Trumbull – Fair Blossoms – May 23, 1943

The time is getting closer for both Dan and Dick to be shipped overseas but as Jean says, “it could be weeks or months” until it happens. Grandpa is  surely missing his sons and all the work they used to do around the old homestead. At least with two venerable ladies living there, he doesn’t have to deal with fixing the meals and cleaning up after dinner.

Trumbull, Conn.

The Old Homestead

The Old Homestead

May 23, 1943

Fair blossoms of my fading years:

That reminds me of the story. Prof. Huxley once gave his class in biology the question: “What is a lobster?”, to which one student replied: “a lobster is a red fish that moves backwards”. The good professor retorted that that was a very good answer except for three points: first, a lobster wasn’t red; second, it wasn’t a fish; and third, it didn’t move backwards. None of you are fair (Jean, you’re out of this), you are not blossoms, and I am not fading – – but why go on? “Years” is the only thing left and I have plenty of them.

(There were) three ingredients for the correspondence melting pot this week. Jean (substituting for Dick, as usual) says there is no further news about Dick being shipped, but they have started to crate their supplies for shipment which doesn’t sound very good, but you never can tell. It may be weeks or months before they are shipped. I’d give anything if Dick and I could be in Trumbull right now. If I had my choice between Trumbull and Florida, I’d take Trumbull. It’s so nice and peaceful and everyone is so friendly. Florida is all right but it’s getting too warm for me. (Later) Dick came home Saturday night and told us they were being shipped to another camp. All Miami Beach has to be evacuated to make room for the wounded soldiers from Africa (Just the soldiers have to leave). They are going either to Toledo, Ohio, or Indianapolis, Indiana. So I guess I’ll be moving again but I don’t mind. I like to travel. We wives decided we would stay here until we hear from our husbands which probably won’t be until the end of the month. I started working today at Sears Roebuck, Electrical Appliance Department.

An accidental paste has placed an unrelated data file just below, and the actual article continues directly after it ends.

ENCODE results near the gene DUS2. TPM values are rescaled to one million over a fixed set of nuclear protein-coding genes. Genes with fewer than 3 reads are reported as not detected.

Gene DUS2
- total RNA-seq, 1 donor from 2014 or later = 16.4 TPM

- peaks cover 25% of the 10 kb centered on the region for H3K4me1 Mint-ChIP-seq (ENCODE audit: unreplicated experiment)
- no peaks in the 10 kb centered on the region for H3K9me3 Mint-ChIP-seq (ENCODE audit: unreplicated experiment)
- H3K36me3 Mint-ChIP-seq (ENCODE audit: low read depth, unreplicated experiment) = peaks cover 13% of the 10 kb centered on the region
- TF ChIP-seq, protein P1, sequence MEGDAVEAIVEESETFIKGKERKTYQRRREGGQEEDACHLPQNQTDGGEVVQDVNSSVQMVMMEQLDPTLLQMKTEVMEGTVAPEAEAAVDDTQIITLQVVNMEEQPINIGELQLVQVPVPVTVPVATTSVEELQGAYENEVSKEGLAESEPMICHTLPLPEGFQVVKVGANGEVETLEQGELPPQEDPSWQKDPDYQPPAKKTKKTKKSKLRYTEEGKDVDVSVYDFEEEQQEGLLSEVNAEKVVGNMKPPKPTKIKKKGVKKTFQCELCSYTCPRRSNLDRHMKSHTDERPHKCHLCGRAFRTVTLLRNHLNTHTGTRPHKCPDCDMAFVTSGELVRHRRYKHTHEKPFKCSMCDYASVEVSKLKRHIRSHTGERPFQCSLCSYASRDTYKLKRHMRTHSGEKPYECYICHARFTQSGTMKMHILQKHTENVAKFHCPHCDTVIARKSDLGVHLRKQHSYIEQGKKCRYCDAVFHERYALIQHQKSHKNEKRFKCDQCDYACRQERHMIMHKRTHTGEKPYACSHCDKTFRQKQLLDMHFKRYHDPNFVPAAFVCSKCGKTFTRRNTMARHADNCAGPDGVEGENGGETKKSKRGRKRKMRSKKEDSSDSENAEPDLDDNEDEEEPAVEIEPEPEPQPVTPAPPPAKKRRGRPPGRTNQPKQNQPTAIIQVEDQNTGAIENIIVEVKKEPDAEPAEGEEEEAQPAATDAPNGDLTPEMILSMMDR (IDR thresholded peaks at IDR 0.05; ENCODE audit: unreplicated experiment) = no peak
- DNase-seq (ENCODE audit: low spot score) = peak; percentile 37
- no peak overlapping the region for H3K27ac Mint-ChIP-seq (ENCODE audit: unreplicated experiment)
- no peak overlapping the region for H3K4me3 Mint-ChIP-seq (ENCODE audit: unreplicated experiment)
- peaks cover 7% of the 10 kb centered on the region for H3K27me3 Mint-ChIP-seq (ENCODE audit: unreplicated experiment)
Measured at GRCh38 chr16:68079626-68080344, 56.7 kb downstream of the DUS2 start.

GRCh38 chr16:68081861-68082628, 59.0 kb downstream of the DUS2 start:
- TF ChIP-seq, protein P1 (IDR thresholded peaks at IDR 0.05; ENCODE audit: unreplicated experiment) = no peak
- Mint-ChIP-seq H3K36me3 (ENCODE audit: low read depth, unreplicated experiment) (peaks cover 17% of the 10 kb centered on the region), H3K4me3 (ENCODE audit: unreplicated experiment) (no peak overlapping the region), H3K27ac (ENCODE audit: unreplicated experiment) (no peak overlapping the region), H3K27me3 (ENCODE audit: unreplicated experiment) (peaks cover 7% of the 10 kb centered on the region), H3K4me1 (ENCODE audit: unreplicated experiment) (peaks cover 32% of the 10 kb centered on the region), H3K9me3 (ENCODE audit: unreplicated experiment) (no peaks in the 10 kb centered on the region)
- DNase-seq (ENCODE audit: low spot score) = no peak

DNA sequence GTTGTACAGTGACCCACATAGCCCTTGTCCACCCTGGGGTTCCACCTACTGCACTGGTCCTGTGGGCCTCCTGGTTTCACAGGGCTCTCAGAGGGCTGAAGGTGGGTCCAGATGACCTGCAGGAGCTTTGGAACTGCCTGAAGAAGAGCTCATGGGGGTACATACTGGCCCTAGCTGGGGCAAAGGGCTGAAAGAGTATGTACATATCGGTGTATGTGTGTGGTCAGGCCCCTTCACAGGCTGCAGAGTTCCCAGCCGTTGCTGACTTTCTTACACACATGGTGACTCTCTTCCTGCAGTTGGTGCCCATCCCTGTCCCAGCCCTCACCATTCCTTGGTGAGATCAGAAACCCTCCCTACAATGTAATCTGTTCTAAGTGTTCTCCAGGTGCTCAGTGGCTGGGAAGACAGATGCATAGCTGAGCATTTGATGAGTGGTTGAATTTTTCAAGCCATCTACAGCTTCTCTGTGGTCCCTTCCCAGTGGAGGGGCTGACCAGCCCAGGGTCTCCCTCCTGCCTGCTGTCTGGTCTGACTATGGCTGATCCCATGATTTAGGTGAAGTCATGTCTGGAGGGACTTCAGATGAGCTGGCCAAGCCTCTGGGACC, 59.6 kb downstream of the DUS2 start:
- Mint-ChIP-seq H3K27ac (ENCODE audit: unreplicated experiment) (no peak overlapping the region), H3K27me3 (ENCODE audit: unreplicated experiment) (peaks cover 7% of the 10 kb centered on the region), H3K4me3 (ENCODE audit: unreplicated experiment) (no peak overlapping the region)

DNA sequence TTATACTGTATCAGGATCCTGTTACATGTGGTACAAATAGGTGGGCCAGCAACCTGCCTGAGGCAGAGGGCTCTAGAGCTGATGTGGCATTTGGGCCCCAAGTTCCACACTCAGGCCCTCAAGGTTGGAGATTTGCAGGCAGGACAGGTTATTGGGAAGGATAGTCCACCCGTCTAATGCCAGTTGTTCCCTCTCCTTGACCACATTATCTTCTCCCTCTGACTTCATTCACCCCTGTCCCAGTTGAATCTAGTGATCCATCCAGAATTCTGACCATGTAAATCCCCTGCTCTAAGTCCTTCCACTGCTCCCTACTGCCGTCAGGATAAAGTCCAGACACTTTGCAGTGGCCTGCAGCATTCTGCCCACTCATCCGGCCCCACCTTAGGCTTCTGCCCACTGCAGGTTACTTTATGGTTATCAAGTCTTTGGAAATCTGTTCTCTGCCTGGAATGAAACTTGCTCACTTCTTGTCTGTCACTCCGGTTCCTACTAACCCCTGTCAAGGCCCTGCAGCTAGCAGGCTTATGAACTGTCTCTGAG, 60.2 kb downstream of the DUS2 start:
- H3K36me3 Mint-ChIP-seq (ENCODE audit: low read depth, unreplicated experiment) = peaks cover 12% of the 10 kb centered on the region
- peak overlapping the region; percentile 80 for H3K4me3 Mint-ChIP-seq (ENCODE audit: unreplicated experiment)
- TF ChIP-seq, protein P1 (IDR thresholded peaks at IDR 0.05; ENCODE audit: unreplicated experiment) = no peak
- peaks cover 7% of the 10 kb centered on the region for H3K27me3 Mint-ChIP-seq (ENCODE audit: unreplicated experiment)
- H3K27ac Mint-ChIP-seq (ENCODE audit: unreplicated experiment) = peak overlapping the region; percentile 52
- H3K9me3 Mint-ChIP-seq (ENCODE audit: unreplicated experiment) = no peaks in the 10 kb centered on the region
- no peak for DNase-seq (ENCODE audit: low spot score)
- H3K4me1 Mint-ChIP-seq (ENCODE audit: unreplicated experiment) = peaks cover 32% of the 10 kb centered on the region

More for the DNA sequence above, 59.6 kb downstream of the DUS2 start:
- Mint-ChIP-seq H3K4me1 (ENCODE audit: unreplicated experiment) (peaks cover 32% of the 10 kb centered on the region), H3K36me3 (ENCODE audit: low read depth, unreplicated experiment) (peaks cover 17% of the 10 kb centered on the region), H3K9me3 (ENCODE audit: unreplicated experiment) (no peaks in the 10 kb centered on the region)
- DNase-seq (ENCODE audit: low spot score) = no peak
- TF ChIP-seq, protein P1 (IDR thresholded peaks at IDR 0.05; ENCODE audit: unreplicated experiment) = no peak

Dan writes: a new company is being formed to fill out the new battalion of which we are a part. There are vague promises of intensive training for overseas service. As a consequence we are reminded that AWOL offenses are now equivalent to desertion. Papers and furloughs will ultimately be granted “to finish up personal affairs at home”, which means that I must wait my turn. I don’t know when that will be.” Well, Dan, whenever it comes we’ll have Decoration Day,he soup kettle on the fire. It used to be an old family custom, if you recall, to have a family get-together on Decoration Day, so if you can get leave for next Sunday, it will be in the best Guion tradition.

A letter from the family’s only Sergeant (Lad) says camp regulations are becoming stiffer with fewer passes for shorter periods. Weather is perfect. He may get a furlough in July or August.

No word this week from the midget of the tundra but he wrote a nice long newsy letter last week so I can’t kick until next week.

Not much local color to report. Flowerbeds and storm windows have occupied my attention yesterday afternoon and today. Have had the lawnmower sharpened but the rain every day last week has made the grass look as bad as Dave’s need for a haircut. The two venerable ladies send their love (by request). They both have numerous bloodless scrapes over who shall do the dishes while insisting the other sits down, etc. I seldom have to referee – – just let them fight it out by themselves because I know it will end in a draw and leave them free to start all over again after the next meal. Until next time,